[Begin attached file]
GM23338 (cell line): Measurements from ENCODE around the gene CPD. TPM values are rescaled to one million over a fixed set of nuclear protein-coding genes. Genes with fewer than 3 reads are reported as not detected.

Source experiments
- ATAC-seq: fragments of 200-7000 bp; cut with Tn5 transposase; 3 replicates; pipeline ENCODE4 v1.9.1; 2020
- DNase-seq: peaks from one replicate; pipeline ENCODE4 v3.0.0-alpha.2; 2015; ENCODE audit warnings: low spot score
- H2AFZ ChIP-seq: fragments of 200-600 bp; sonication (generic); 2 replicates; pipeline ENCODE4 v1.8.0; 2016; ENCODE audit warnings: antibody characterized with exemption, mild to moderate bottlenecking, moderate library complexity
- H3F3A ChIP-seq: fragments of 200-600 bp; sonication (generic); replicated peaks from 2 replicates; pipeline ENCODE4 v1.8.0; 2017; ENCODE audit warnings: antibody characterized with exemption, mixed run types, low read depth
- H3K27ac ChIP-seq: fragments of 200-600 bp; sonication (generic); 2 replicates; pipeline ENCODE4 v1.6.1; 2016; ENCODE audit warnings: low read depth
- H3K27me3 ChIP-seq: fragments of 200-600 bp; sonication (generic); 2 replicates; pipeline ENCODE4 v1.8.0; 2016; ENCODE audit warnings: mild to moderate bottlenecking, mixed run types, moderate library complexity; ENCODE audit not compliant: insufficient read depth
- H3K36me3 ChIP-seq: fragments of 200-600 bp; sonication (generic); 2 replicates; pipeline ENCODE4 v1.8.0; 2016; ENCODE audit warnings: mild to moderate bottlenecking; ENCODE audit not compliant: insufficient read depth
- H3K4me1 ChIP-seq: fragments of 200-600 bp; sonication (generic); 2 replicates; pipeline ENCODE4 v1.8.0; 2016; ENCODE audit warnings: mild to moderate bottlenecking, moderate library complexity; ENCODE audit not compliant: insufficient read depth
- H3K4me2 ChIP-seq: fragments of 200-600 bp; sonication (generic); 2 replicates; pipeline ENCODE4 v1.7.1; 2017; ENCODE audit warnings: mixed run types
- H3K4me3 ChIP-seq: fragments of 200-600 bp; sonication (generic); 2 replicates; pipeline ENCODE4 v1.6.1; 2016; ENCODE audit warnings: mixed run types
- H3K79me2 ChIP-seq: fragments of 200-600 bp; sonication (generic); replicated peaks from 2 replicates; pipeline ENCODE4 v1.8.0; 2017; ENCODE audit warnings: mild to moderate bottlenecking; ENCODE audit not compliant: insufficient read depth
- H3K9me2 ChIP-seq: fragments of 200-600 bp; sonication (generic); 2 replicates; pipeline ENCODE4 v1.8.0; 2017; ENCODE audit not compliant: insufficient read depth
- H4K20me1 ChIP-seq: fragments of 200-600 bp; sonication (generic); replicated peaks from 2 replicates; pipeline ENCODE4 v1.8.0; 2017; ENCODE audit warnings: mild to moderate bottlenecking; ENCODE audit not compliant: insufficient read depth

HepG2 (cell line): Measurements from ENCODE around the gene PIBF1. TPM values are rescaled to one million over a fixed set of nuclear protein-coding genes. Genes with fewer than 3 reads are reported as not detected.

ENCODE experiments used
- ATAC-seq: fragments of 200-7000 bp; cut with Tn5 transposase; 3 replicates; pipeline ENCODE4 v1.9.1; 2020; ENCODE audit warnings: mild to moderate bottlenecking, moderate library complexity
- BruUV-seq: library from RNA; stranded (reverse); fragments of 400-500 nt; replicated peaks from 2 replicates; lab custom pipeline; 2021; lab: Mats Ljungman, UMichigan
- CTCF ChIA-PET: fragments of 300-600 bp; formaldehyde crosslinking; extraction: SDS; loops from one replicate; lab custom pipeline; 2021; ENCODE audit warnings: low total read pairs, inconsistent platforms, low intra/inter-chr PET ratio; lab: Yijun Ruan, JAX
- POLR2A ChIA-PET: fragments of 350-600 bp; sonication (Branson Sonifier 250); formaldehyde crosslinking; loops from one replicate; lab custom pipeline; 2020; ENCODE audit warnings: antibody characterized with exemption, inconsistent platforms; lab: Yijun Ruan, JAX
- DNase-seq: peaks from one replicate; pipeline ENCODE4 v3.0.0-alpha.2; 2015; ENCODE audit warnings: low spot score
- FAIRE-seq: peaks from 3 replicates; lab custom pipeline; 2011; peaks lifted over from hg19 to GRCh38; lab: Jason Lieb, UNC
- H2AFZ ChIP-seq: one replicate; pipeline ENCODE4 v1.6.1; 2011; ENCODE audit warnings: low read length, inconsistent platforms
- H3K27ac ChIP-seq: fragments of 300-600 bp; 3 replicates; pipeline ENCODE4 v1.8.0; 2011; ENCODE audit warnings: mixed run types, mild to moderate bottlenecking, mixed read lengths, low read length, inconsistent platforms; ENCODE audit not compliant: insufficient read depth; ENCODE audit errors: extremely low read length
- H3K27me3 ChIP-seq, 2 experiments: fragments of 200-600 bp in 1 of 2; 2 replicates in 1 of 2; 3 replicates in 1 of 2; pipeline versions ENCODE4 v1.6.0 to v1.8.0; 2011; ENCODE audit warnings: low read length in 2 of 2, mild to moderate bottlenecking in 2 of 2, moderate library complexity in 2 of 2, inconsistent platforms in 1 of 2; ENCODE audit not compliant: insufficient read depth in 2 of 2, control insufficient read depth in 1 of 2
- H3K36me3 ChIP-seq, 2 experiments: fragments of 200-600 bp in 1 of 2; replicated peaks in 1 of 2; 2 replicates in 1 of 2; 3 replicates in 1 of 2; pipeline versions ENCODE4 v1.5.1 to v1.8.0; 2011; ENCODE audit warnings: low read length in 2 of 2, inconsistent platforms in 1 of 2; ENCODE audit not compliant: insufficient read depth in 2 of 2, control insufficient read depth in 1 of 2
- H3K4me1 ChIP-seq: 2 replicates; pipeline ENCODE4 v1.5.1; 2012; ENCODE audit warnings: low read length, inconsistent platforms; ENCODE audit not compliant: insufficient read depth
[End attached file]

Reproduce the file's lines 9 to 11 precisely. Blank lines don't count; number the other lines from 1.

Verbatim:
- H3K36me3 ChIP-seq: fragments of 200-600 bp; sonication (generic); 2 replicates; pipeline ENCODE4 v1.8.0; 2016; ENCODE audit warnings: mild to moderate bottlenecking; ENCODE audit not compliant: insufficient read depth
- H3K4me1 ChIP-seq: fragments of 200-600 bp; sonication (generic); 2 replicates; pipeline ENCODE4 v1.8.0; 2016; ENCODE audit warnings: mild to moderate bottlenecking, moderate library complexity; ENCODE audit not compliant: insufficient read depth
- H3K4me2 ChIP-seq: fragments of 200-600 bp; sonication (generic); 2 replicates; pipeline ENCODE4 v1.7.1; 2017; ENCODE audit warnings: mixed run types